Often when we think of coding we remember the complicated computer languages that many of us had to struggle through when we were younger. But coding for kids is actually much simpler in the beginning stages and is really all about breaking down a sequence into its smallest parts and putting them into the correct order, or being able to follow a sequence when broken down into these smallest units.
For example, if I tell my son to get ready in the morning, “get ready” really involves a number of small activities: get dressed, brush teeth, wash face, etc. And each of these can be broken down into even smaller parts! When my oldest son took a coding class in kindergarten last year, his homework would often consist of taking pictures of these types of sequences and putting them in order. Doesn’t look much like C++ or PHP, but it is actually laying the foundation for these more complicated computer languages.
When I took a coding class in graduate school, one of the hardest things wasn’t so much learning all of the commands but the incredible attention to detail that was required. It wasn’t enough to know the parts of the language, you had to know how to put them together and not miss a single step. Even as I blog in the more simplified html today, I know that leaving off a single / or > in my coding will throw the whole thing off!
So doing seemingly simple activities like the one below helps kids learn how to put together sequences made up of discrete units and trains them to pay attention to this level of detail. Beyond that, it can be really fun! Done well, these coding for kids games are challenging but rewarding as kids build on their successes and make patterns that really work.
The coding for kids activity below is based on my son’s homework from his computer class. You can find similar activities on JDaniel4’s Mom. I’ve tried to make the setup as simple as possible, so that it is easy to fit into your busy schedule. I set this up in just a few minutes, but it still provides for many variations of play.
The activities below can be adjusted for different levels. My preschooler and my 1st grader both enjoyed these games, though my younger son needed a little more help along the way. It was also a great way to reinforce the letter “X,” since this was the goal we were working towards.
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Coding for Kids: X Marks the Spot
You Will Need:
Game pieces, like from chess or Connect 4 Game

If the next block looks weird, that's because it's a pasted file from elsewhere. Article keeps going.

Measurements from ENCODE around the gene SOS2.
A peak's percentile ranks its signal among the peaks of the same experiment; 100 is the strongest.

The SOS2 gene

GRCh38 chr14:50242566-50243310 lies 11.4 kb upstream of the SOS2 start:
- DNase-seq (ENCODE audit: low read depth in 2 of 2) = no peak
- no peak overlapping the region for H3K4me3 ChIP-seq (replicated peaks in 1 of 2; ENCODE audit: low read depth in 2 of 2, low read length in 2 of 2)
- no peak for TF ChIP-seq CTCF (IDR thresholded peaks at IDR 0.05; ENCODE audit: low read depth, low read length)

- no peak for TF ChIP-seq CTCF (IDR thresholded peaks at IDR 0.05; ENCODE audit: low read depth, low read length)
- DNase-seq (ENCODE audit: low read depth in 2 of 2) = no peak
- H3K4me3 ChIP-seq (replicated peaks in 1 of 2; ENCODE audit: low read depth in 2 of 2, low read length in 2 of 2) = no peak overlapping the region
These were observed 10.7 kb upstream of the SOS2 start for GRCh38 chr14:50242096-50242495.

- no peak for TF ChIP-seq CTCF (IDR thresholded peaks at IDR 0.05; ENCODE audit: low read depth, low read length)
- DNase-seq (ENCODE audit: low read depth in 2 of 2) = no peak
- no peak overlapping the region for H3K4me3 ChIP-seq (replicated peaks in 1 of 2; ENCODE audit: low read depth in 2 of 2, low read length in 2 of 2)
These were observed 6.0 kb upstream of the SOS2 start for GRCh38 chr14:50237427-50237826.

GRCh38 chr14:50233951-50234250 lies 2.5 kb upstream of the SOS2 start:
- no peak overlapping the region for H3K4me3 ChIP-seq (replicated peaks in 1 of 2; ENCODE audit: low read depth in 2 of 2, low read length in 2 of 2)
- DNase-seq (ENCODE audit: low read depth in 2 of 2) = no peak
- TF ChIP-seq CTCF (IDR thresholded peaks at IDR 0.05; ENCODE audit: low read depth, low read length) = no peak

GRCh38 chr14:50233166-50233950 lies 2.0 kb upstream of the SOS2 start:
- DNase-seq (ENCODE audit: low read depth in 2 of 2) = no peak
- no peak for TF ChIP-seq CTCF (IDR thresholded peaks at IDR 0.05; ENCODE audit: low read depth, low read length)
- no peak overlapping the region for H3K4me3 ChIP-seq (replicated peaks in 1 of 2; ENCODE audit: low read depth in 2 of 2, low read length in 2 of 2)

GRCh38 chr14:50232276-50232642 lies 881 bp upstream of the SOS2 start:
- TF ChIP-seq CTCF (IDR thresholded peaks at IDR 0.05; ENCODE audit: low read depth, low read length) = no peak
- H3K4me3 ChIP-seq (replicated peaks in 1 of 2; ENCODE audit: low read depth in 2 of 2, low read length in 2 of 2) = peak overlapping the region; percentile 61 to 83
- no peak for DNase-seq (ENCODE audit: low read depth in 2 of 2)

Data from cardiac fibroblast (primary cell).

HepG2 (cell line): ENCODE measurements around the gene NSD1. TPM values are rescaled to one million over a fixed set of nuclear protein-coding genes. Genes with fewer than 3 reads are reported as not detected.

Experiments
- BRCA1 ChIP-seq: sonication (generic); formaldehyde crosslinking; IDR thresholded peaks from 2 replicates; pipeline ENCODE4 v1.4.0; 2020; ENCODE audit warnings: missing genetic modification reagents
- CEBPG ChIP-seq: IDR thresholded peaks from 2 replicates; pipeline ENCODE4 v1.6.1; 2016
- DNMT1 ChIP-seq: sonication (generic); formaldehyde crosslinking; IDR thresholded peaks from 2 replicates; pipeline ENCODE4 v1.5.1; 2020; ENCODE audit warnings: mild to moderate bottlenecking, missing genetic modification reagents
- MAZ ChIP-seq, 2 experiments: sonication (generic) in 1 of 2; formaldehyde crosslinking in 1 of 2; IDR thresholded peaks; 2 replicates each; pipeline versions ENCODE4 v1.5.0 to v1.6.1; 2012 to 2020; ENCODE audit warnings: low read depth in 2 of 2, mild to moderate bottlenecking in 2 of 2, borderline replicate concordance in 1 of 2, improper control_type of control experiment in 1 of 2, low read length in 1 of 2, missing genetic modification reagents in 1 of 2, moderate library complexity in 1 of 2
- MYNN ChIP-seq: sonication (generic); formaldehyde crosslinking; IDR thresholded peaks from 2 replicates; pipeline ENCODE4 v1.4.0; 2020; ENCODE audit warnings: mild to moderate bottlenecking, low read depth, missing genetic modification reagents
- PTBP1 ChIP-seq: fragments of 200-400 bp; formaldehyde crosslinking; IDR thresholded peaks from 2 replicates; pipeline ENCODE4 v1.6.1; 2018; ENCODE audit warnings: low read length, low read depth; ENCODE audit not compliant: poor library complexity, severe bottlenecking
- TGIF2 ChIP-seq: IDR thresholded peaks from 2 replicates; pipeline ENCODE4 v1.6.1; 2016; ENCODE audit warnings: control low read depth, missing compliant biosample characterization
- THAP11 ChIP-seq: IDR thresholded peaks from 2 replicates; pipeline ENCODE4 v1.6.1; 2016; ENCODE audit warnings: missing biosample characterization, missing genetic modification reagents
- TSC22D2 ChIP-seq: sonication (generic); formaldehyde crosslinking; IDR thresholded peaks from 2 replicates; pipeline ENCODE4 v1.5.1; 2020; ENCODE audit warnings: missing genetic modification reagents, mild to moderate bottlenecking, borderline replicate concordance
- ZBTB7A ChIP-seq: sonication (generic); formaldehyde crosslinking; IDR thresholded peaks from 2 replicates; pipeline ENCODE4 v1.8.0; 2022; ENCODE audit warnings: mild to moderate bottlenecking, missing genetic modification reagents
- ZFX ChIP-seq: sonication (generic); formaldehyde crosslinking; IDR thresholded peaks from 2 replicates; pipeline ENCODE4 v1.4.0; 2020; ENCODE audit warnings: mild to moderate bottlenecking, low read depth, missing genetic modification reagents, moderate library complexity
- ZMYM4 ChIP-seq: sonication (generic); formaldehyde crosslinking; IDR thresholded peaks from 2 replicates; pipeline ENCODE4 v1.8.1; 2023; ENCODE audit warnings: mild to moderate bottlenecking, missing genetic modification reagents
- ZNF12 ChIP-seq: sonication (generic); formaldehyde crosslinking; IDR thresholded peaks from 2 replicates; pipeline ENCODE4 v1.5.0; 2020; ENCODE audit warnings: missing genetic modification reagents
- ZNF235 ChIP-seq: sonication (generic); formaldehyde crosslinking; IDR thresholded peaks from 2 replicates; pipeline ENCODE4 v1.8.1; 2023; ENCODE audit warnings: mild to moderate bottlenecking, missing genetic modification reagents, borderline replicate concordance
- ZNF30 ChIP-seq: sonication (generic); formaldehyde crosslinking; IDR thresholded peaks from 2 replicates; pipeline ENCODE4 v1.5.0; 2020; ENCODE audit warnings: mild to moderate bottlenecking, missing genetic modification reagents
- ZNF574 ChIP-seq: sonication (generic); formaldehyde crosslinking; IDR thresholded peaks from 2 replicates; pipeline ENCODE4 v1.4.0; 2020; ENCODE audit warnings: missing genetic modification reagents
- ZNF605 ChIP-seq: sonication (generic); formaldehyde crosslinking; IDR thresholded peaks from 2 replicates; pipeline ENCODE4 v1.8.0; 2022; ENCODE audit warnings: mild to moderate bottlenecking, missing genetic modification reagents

To Set Up:
Line up the game pieces into a grid. Since I had a mix of two colors, I made them into a regular pattern so it would be easier to the boys to visualize and remember. I used the inside of the game box to lay them out.
Using your washable marker, mark one game piece of each color with an “X.”
Begin by replacing one of the pieces in the grid with an “X” game piece of the matching color. Help your child write a series of up and down arrows that serve as instructions (an algorithm) to get from the bottom corner of the grid to the “X” (for example, two up arrows then three right arrows). Have them check their algorithm by physically moving their piece through their sequence. Practice this a few times until they are comfortable with it. If they are struggling, first have them physically move their piece and write the algorithm as they go.
Once they are comfortable with the first variation, have them close their eyes while you replace one of the game pieces with an “X” piece face down. Then write an algorithm for them to follow to reach the “X.” When they have completed it, have them flip over the piece they think is the correct one to see if they are right. They are so excited when they find the hidden “X”!
For older children, have them become the game maker by placing the “X” game piece on the grid face down and giving you an algorithm to follow. My 1st grader really enjoyed this. My preschooler liked to just invent an algorithm that we then followed together (without an “X” piece). He needed a little help to make sure he didn’t write a sequence that would take us off the board, but it was still fun!
Have fun with these coding for kids activities and invent your own variations!
After taking a break last year due to the arrival of Baby #3, we are back with one of my favorite series, the 31 Days of ABC! You can look forward to 31 more days of activities, crafts, books, apps, and more, all dedicated to teaching young children the alphabet.
I am so happy to be working with an amazing group of kid bloggers, who will be sharing their amazing ideas with us in the coming days. And this year for the first year we are also adding a giveaway, so be sure to scroll to the end and enter for a chance to win!
So join us as we jump, skip, hop, and read our way through the alphabet this October!
Don’t forget to follow our 31 Days of ABCs Pinterest board for even more great ABC ideas!
31 Days of ABC
Teaching the ABCs – October 1
A – October 2
B – October 3
C – October 4
D – October 5
E – October 6
F – October 7
G – October 8
H – October 9
I – October 10
J – October 11
K – October 12
L – October 13
M – October 14
N – October 15
O – October 16
P – October 17
Q – October 18
R – October 19
S – October 20
T – October 21
U – October 22
V – October 23
W – October 24
X – October 25
Y – October 26
Z – October 27
123’s – October 28
Prewriting – October 29
Books, Songs, & Apps – October 30
Alphabet Clip Cards – October 31
Don’t forget to enter for a chance to win this great prize package, open internationally!
3 month subscription to the Kidloland app, which includes 575+ interactive nursery rhymes, songs, stories, and educational activities to help children learn ABCs, animals, fruits, vegetables, shapes and more!
The Alphabet Experts Mega Bundle from Kindergarten Connections contains 500+ of alphabet printables, including tons of activities for each letter of the alphabet! ($58.50 value)